Arriving In Beacon

The drive through the Hudson River Valley Heritage Park via Rt. 87 N was breathtaking as our van careened between the wide expanse of large, forested mountains reaching up into the colossal white-and-dark clouds hovering overhead as the sun peaked out from time-to-time. One feels a delightful freshness as the yellow-green leaves flourish and overflow from the trees.

Suddenly, I noticed a large sign blurt out from the serene landscape on my right, “Storm King Art Center” as we swept along. I said to Ted,” We just passed Storm King on our right.” Several years ago, I accompanied Ted to a special musical program and supper at Storm King hosted by his friend and craft colleague, Helen Drutt English, of Philadelphia, Pennsylvania, who had married H. Peter Stern, the co-founder of Storm King. It was a beautiful gathering of insightful and gifted people.

We crossed the Hudson River via Rt. 84 East barely crawling with heavy-duty traffic at 3 pm. With our slow movement across the huge bridge, we were able to see the remarkable body of water beneath us. It was deep and reaching out to both shores with many small boats upon it. My eyes could not believe the scope of this even-continuing interaction of mountain land, shore, river, and sky. How could God create such beauty and wonder? This must have been what Margaret Fuller felt as she saw and experienced the Transcendental wonder there at Fishkill Landing.

As we drove down Rt. 9D to Beacon, we turned left onto Main Street, quickly acknowledging in the turn on our right the Beacon Visitors Center run by the Chamber of Commerce. This is the site for Saturday’s marker dedication. Since we had arrived early due to the impeccable and confident directions of a male volunteer at the NY Thruway’s rest stop, Ted and I parked on Main Street and looked in the shops. There is a remarkable renaissance occurring in small town America, and Beacon is evidence of this. Artists’ and craftsperson’s studios and unique small businesses are catering to the locals and tourists. It was beautiful to interact with people friendly and passionate about their work and businesses.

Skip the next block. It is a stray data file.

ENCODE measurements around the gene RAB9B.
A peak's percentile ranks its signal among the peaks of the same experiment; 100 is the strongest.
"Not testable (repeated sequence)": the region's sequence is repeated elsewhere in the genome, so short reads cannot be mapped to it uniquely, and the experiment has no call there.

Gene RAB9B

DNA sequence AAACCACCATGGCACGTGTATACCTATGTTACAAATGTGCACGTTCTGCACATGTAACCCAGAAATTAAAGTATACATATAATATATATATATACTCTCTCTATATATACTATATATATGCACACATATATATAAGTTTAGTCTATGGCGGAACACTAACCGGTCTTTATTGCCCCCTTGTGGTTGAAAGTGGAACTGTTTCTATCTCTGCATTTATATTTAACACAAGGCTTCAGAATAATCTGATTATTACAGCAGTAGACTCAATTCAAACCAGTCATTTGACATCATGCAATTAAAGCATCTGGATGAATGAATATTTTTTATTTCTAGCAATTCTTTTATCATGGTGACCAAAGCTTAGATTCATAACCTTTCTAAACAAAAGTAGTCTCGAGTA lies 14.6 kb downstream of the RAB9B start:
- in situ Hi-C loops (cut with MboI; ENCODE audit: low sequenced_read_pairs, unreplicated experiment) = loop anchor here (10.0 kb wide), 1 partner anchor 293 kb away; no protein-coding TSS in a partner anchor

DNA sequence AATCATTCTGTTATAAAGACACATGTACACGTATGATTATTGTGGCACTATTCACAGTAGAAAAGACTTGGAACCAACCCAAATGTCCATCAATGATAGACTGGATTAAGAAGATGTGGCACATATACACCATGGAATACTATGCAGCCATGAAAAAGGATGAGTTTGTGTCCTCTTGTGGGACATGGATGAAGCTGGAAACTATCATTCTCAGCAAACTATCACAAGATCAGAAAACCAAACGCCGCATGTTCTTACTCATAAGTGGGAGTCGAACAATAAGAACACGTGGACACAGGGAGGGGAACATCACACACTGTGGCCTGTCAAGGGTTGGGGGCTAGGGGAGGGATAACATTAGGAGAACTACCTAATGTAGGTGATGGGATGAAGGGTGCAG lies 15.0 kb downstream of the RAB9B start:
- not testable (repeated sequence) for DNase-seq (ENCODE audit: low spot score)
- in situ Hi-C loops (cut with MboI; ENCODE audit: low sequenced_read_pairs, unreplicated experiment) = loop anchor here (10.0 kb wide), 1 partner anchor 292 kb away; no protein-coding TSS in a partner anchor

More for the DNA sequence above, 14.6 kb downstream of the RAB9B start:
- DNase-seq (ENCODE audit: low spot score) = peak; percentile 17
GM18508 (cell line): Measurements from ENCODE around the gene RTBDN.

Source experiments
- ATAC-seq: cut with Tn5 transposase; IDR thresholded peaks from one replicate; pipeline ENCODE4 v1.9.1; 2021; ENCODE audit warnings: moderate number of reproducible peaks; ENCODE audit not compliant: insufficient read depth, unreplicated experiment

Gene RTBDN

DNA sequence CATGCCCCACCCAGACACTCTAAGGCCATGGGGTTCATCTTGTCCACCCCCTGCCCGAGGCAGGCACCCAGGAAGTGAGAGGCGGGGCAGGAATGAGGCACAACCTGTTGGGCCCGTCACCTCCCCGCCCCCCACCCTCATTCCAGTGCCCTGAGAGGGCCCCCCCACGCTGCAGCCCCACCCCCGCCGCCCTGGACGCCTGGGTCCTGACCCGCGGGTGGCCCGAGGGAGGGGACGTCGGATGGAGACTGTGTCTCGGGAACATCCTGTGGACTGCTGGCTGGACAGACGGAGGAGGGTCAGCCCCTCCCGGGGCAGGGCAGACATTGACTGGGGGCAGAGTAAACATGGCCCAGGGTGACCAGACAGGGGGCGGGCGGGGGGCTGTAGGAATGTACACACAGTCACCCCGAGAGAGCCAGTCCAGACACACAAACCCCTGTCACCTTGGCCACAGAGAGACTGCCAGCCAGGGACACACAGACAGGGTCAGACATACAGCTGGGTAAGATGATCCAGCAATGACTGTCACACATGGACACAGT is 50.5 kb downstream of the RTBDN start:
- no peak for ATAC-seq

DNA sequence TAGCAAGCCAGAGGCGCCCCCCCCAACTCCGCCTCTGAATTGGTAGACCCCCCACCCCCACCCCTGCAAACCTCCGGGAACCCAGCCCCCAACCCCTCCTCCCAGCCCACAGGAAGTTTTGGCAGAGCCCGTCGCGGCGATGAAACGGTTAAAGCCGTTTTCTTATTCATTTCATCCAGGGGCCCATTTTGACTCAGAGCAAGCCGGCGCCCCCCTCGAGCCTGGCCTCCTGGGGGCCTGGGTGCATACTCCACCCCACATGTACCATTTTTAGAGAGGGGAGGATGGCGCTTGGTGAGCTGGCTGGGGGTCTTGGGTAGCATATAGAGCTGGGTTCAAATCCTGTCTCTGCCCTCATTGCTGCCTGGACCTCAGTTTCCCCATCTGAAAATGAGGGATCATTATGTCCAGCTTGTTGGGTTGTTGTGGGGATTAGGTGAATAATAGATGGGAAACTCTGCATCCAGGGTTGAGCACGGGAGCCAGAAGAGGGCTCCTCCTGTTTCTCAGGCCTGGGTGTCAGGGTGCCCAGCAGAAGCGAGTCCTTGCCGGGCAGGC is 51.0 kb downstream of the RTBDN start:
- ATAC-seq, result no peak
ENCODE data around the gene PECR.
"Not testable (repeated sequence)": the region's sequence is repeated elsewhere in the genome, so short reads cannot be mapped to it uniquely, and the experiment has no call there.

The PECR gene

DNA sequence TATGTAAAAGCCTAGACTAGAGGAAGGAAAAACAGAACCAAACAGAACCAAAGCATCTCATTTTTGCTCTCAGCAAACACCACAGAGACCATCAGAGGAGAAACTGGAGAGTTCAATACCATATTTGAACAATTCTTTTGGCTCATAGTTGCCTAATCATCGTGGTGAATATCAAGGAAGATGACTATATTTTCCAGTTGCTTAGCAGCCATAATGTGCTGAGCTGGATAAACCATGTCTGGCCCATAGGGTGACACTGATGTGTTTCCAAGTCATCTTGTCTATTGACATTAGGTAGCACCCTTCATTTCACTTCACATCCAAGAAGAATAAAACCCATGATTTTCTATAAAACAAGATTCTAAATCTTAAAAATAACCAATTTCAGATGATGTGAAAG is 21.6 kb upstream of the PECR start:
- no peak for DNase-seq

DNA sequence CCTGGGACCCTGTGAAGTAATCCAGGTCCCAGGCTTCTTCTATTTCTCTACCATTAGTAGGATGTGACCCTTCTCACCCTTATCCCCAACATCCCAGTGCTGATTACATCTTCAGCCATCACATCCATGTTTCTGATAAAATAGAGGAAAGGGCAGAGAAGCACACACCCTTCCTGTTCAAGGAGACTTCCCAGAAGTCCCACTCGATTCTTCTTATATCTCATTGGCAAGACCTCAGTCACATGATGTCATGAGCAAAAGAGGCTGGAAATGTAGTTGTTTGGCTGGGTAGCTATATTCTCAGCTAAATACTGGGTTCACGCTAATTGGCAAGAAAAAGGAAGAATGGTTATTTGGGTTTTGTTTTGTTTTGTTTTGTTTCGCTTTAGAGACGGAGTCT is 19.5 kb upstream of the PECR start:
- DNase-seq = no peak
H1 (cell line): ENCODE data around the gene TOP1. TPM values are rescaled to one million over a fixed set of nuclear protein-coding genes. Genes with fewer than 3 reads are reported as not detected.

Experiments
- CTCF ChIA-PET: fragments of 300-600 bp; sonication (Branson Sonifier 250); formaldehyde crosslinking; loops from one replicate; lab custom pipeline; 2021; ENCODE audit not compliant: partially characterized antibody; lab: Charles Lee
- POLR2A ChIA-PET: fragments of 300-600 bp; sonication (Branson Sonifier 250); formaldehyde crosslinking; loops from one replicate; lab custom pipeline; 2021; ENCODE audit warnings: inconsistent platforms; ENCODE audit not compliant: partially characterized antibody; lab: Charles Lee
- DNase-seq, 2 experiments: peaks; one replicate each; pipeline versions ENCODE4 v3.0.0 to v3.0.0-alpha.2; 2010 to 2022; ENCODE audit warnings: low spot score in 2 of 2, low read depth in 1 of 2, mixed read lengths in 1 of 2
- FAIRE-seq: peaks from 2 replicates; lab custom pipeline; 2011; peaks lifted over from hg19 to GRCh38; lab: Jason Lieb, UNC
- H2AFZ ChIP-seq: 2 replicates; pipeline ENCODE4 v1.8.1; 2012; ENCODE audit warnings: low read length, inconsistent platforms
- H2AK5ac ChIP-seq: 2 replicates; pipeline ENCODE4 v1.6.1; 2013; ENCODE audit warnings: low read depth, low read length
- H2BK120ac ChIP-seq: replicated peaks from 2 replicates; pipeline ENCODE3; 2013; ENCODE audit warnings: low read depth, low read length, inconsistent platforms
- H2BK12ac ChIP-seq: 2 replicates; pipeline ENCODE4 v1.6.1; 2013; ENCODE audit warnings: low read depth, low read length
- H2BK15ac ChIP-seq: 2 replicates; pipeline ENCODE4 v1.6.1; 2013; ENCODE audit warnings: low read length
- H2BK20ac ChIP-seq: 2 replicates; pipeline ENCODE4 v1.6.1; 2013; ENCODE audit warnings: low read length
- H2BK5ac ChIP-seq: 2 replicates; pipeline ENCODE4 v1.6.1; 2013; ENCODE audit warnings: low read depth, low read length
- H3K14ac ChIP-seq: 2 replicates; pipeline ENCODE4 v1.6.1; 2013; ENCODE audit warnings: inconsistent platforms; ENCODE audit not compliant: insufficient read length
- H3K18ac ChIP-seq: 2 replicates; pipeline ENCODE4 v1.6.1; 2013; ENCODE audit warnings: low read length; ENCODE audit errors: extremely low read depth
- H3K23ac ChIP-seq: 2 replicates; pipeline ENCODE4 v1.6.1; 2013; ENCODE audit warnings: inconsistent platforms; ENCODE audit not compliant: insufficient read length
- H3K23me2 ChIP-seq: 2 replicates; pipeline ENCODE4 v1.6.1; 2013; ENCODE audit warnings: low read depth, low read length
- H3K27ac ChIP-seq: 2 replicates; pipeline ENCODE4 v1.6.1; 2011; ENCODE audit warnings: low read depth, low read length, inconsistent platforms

We drove back to the Beacon Visitors Center to see just where the Margaret Fuller marker will be placed. As we looked around, finding the Center was closed, a small woman wearing a school crossing guard uniform with blazing orange vest and carrying a red stop sign walked up to us and stated affirmatively as she had read our searching body language, “That’s where the marker will be placed for the ceremony Saturday.” She invited us inside and opened the Visitors Center for us. This devoted and most gracious and hospitable woman is Carmen Johnson, who told us that “I run the Visitors Center with the most devoted volunteers.” She showed us the marvelous Margaret Fuller display on the wall that the City and Historical Society placed there under her guidance. Carmen makes sure that all the people who come in for information and assistance are well-taken-care-of. She treats you with a heart of gold and is devoted to this town.

Carmen asked us pointblank, “Can you guess what business in town revitalized Beacon?” Ted and I both shrugged our shoulders. Confident and alive, Carmen responded,”Dia, the Art Museum. Sixty to eighty thousand people visit Dia every year.” She continued that this museum was full of all modern art. Suddenly, I realized that when Ted and I visited Storm King Art Center on another occasion, we also went up river to Dia. We had been here before not knowing that this was the place where Margaret Fuller had written ‘Woman in the Nineteenth Century.” We had been so close.

Carmen will be at her post at 9 am on Saturday at the Beacon Visitors Center to do her best for all the folks coming to celebrate the dedication of the Margaret Fuller Historical Marker  and all those who just come in the door to get to know Beacon and its myriad offerings.

This evening after supper, we followed Carmen’s advice to go see the Fishkill Creek Falls along East Main Street. They are phenomenal! Margaret Fuller must have been pleased with their mighty roar and sheer drop! They are a must-see. And it was too early to see the purple lights highlighting their intense energy in the night. Just standing on the Fishkill Creek Bridge over the falling water made me feel the surge and vibration in the bridge’s structure. The power and force of this water is spectacular! You feel it. You know it.

Yes, Margaret must have loved the Nature here.

 

 

 

 

 

 

 

 

 

 

 

 

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